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OP-062 Patient-reported outcome measures for children with acute rhinosinusitis and acute bronchitis
  1. Katharina Piontek1,
  2. Ann-Kristin Baalmann1,
  3. Sophie Nestler1,
  4. Theresa Donhauser1,
  5. Claudia Bittner2,
  6. Christoph Abels2,
  7. Christian Apfelbacher1
  1. 1Institute of Social Medicine and Health Systems Research, Medical Faculty, Otto von Guericke University Magdeburg, Magdeburg, Germany
  2. 2Research and Development, Bionorica SE, Neumarkt i. d. OPf., Germany


Aim Patient-reported outcome measures (PROMs) are standardized questionnaires to evaluate the efficacy of medicinal products directly from the patient without interpretation of the patient’s response by a clinician. Using the COnsensus-based Standards for the selection of health Measurement INstruments (COSMIN) methodology, we performed a systematic review of the quality of available PROMs for use in children with Acute Rhinosinusitis (ARS), Acute Bronchitis (AB) and common cold, or their parents.

Material and Method EMBASE, PubMed and Web of Science were searched for studies reporting on the development and/or validation of any PROMs for ARS, AB and common cold. We assessed the methodological quality of each included study, evaluated the quality of measurement properties per PROM and study, and graded the evidence. Based on the overall evidence, we derived recommendations for use of the instruments.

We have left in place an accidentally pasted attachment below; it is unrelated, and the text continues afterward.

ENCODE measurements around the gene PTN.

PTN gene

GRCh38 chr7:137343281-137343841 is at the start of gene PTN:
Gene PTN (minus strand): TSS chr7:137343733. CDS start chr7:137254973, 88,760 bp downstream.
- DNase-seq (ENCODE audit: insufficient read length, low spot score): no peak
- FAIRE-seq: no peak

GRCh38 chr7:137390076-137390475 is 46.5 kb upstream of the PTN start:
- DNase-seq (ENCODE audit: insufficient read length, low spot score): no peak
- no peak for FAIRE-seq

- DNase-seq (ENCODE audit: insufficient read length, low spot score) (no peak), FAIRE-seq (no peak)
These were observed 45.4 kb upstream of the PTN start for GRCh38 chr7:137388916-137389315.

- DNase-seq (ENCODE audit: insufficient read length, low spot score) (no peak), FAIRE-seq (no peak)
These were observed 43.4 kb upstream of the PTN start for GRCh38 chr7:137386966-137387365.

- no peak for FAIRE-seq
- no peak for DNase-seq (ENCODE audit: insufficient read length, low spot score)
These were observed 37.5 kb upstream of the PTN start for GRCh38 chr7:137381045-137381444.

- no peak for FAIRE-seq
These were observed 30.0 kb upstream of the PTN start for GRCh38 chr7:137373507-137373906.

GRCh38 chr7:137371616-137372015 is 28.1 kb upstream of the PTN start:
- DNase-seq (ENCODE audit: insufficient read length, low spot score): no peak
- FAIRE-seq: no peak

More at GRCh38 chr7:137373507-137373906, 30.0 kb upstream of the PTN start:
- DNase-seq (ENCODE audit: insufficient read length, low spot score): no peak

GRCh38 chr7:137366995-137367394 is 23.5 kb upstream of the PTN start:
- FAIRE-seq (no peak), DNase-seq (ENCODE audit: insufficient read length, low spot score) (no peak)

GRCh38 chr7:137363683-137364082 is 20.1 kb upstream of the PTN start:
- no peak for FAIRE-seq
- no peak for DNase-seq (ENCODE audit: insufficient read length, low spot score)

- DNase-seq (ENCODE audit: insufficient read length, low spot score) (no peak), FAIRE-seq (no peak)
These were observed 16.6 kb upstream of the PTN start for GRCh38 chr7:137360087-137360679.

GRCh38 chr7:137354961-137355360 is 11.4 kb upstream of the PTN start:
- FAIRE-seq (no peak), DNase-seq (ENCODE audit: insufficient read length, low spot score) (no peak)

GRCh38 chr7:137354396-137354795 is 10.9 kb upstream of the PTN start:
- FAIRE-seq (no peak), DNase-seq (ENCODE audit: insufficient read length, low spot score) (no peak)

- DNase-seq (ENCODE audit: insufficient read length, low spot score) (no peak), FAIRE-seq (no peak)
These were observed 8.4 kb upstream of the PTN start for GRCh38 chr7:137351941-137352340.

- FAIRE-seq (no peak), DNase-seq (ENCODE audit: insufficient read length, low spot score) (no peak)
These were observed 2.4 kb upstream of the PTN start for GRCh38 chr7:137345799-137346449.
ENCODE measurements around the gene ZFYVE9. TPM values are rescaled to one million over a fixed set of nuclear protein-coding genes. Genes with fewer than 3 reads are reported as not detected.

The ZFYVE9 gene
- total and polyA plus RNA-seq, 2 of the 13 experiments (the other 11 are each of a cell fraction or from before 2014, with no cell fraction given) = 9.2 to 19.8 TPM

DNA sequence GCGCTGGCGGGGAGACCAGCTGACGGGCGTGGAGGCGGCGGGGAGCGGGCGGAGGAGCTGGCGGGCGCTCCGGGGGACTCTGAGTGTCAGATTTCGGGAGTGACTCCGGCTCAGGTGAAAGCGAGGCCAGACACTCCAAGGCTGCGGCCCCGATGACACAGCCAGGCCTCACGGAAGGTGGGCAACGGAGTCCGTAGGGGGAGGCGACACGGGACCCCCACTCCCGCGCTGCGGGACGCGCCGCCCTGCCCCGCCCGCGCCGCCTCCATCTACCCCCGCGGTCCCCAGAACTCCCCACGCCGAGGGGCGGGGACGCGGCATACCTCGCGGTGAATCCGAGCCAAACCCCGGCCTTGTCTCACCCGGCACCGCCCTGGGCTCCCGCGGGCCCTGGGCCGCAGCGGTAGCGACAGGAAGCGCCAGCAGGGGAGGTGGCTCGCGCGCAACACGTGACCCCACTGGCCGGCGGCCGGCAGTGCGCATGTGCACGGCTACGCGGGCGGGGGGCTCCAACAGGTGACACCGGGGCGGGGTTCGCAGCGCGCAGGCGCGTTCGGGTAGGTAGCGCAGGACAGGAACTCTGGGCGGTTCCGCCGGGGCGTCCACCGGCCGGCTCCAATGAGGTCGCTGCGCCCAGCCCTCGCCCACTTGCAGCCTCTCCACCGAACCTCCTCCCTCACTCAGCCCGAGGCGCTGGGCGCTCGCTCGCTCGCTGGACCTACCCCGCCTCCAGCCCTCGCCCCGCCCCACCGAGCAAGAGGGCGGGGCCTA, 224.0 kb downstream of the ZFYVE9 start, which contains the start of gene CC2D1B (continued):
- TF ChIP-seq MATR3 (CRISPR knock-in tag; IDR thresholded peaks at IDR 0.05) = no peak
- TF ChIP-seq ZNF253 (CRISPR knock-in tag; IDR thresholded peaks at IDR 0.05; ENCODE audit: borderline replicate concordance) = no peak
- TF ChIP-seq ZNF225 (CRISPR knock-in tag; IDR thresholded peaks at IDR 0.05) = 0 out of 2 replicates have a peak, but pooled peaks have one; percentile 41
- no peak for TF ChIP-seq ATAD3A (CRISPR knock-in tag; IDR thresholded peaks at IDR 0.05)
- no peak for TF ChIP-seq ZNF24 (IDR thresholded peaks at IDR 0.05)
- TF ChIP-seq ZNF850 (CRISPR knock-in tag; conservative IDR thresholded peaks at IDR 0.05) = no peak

Results We identified two studies on two PROMs for children measuring symptoms of ARS (Pediatric Rhinosinusitis Symptom Scale, PRSS; Sinus Symptom Questionnaire, S5). For AB in children, we included two studies on two PROMs assessing quality of life (Parent-proxy Children’s Acute Cough-specific QoL Questionnaire, PAC-QoL16; and its short form PAC-QoL6), and one study on a PROM assessing cold symptoms (Child Cold Symptom Questionnaire, CCSQ). All instruments are promising for use in future research (COSMIN category B), but require further validation. Particularly, content validity is a shortcoming, but also data on other important measurement properties, e.g., structural validity, are lacking.

Conclusions For ARS, the PRSS appears the most suitable tool for further validation. Given the intensive work on scale development and testing for PROM design, the CCSQ has the potential to be used in future clinical trials in AB. Intensive content validity assessments involving patients and experts are highly recommended for all identified PROMs.

  • patient-reported outcome measures
  • acute rhinosinusitis
  • acute bronchitis
  • systematic review
  • measurement properties

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